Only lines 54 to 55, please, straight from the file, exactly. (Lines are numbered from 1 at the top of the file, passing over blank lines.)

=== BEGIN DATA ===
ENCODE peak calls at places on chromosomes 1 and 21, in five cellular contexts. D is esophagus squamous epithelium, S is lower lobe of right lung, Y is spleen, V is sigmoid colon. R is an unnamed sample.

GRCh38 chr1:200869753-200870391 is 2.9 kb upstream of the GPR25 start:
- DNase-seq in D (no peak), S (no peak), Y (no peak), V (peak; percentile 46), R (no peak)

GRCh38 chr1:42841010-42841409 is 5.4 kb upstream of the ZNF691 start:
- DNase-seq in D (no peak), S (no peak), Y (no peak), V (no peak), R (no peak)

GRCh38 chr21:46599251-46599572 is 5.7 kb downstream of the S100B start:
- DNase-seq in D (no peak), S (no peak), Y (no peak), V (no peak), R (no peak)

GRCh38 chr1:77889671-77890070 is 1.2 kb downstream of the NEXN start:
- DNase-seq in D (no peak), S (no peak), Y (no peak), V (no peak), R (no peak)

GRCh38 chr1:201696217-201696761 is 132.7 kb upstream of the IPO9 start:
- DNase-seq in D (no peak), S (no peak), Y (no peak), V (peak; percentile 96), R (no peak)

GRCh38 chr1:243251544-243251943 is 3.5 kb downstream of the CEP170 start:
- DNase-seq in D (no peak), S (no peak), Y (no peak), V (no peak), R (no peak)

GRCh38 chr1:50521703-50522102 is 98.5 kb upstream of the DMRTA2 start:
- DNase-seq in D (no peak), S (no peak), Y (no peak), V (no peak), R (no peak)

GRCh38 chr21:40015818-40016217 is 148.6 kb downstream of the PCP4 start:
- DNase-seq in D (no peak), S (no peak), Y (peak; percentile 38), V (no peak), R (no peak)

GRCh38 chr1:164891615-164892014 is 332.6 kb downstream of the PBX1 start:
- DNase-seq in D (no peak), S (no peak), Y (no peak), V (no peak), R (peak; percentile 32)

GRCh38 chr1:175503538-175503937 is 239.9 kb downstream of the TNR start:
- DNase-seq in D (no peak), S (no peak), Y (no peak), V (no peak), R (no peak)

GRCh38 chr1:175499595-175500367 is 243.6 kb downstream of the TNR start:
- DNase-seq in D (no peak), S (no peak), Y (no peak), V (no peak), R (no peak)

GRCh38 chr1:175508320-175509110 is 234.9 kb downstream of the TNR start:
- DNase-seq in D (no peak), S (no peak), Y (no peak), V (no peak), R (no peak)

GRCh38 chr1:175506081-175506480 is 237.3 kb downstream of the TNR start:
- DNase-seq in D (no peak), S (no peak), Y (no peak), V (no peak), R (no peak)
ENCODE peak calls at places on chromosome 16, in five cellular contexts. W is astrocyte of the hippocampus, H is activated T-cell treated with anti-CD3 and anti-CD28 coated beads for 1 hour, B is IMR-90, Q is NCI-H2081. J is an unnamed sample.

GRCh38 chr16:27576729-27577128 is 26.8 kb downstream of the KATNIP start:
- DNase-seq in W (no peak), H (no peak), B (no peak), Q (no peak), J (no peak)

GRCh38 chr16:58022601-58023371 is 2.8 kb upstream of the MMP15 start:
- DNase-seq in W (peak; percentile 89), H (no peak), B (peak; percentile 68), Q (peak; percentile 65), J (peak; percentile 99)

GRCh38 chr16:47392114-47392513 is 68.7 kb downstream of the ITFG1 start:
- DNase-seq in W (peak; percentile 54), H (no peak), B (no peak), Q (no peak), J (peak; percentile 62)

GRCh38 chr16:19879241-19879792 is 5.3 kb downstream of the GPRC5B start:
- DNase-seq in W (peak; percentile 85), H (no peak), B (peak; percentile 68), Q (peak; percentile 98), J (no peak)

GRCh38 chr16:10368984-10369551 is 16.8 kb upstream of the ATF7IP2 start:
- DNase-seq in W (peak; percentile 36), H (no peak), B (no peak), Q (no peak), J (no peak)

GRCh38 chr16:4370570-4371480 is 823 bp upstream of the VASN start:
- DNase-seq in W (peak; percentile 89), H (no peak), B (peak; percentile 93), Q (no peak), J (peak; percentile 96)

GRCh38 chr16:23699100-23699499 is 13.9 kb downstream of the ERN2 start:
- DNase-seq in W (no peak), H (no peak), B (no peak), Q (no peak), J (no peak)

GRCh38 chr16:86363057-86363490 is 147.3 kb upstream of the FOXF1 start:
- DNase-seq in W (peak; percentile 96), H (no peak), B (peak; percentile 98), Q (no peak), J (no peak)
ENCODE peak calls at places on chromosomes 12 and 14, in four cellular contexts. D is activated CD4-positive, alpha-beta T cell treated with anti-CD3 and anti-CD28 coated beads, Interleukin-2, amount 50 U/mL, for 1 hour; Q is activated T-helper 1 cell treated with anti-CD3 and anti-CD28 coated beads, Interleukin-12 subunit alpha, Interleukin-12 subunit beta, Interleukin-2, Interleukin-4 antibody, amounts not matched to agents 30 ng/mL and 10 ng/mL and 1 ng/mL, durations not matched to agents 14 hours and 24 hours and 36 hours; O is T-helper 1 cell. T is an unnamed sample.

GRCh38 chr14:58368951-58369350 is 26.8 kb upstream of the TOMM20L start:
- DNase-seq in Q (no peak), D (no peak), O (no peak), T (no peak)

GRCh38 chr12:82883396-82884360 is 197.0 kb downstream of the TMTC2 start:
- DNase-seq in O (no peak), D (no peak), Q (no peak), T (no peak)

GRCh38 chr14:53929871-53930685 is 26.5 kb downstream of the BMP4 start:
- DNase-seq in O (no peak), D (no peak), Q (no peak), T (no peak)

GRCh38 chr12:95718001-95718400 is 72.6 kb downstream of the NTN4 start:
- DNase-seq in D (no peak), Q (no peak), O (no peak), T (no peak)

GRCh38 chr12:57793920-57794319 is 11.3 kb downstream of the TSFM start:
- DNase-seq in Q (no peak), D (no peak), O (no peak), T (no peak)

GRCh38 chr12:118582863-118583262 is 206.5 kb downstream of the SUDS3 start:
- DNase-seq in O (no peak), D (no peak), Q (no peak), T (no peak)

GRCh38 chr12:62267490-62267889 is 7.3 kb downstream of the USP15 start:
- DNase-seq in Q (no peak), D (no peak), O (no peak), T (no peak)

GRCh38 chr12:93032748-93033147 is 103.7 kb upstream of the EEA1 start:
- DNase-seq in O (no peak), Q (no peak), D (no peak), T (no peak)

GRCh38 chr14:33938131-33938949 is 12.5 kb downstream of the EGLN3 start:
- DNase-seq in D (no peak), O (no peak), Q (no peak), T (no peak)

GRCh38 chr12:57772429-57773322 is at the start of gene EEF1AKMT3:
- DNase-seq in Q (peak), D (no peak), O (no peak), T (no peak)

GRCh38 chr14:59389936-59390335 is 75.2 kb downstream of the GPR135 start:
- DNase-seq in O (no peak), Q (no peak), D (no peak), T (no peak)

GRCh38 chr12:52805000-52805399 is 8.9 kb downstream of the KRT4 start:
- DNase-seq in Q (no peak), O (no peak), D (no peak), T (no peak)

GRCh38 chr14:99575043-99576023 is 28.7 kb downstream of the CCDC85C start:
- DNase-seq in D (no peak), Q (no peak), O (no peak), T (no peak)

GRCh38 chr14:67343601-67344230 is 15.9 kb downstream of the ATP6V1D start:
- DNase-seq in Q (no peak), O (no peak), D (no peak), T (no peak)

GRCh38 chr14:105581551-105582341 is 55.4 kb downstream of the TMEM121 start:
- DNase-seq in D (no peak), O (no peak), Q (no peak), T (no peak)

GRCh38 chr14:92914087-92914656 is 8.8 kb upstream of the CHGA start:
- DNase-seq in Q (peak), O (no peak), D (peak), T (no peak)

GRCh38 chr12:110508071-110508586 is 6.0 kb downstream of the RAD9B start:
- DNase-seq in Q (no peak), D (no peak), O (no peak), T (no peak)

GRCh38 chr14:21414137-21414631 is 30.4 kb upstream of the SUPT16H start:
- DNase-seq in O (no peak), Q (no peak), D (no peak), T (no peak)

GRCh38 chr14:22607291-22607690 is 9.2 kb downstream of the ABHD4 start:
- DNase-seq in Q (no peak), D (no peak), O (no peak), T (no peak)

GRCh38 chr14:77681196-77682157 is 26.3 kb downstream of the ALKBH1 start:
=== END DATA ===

GRCh38 chr12:57793920-57794319 is 11.3 kb downstream of the TSFM start:
- DNase-seq in Q (no peak), D (no peak), O (no peak), T (no peak)